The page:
Health of world's sea lions the focus of Wakefield Symposium
22nd Lowell Wakefield Fisheries Symposium
September 30–October 3, 2004
Anchorage, Alaska USA
Contact: Sherri Pristash, conferences coordinator, Alaska Sea Grant College
Program, UAF/SFOS 907-474-6707, email@example.com
Lions of the World
Anchorage, Alaska—More than 100 scientists who study the world's sea lions, including dozens who study the decline of Alaska's Steller sea lions, will gather in Anchorage, Alaska, from September 30 to October 3, 2004, for the 22nd Lowell Wakefield Fisheries Symposium.
Sea Lions of the World: Conservation and Research in the 21st Century, is the theme of the international science conference, coordinated by the Alaska Sea Grant College Program at the University of Alaska Fairbanks and a host of Alaska state and federal agencies.
Researchers from Argentina, Australia, Canada, Chile, Ecuador, England, Germany, Japan, Mexico, New Zealand, Peru, Russia, Uruguay, and the United States will deliver presentations on topics including life history, physiological ecology, foraging ecology, population ecology, population dynamics, and conservation and management.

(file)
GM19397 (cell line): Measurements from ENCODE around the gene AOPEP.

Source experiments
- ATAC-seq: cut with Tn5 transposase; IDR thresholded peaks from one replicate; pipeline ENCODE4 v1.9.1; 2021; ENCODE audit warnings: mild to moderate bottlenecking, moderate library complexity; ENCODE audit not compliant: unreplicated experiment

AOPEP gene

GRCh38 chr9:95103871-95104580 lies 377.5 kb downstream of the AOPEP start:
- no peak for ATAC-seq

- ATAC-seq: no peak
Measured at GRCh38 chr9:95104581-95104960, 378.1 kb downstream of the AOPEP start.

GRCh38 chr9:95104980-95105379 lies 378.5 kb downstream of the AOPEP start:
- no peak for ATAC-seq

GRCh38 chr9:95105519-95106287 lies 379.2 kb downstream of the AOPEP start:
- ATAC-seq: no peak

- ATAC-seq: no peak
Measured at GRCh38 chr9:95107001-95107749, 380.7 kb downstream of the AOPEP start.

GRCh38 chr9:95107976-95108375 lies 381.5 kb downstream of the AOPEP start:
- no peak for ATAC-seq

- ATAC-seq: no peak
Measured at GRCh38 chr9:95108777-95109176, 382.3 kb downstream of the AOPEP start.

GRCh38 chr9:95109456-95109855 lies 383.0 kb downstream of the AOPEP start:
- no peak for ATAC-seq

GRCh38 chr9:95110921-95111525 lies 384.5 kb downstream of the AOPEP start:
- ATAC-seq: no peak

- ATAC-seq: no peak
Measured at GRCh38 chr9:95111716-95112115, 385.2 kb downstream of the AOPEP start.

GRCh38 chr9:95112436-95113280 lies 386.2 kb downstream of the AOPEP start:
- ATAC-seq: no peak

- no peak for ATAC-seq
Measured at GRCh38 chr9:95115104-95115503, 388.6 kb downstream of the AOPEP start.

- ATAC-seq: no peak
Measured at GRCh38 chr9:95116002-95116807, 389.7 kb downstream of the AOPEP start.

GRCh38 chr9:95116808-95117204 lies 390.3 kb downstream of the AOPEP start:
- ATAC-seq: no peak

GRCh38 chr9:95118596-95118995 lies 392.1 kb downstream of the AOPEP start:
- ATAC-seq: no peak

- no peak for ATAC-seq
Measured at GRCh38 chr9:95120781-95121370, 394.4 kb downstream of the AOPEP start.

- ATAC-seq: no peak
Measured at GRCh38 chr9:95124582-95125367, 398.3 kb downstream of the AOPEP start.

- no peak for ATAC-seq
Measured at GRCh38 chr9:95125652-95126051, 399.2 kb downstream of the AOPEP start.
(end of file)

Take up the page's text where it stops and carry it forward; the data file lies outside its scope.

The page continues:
The Lowell Wakefield Fisheries Symposium has been held annually since 1982. The series is named in honor of Lowell Wakefield, a long-time Alaska fisherman, who is credited with modernizing Alaska's red king crab fishing industry.
Changes in the abundance of sea lions is a growing concern to fisheries and conservation groups, either because fisheries are feared to threaten sea lions, or because sea lions are feared to threaten fisheries. The issues are common to all five of the world's sea lion species.
This symposium will bring the world community of sea lion researchers together to share their experiences and knowledge. Interspecies comparisons can shed light on why some populations might decline while others increase. Insights can also be gained on whether trends in the abundance of sea lions are related to fishing activities through food dependencies or more directly through control or conservation measures.
A better understanding of the biology of sea lions is urgently needed. This symposium will significantly contribute to understanding why sea lion populations fluctuate, including populations of Alaska's Steller sea lions.
For program, registration, and agenda information, please visit the sea
lions conference Web site.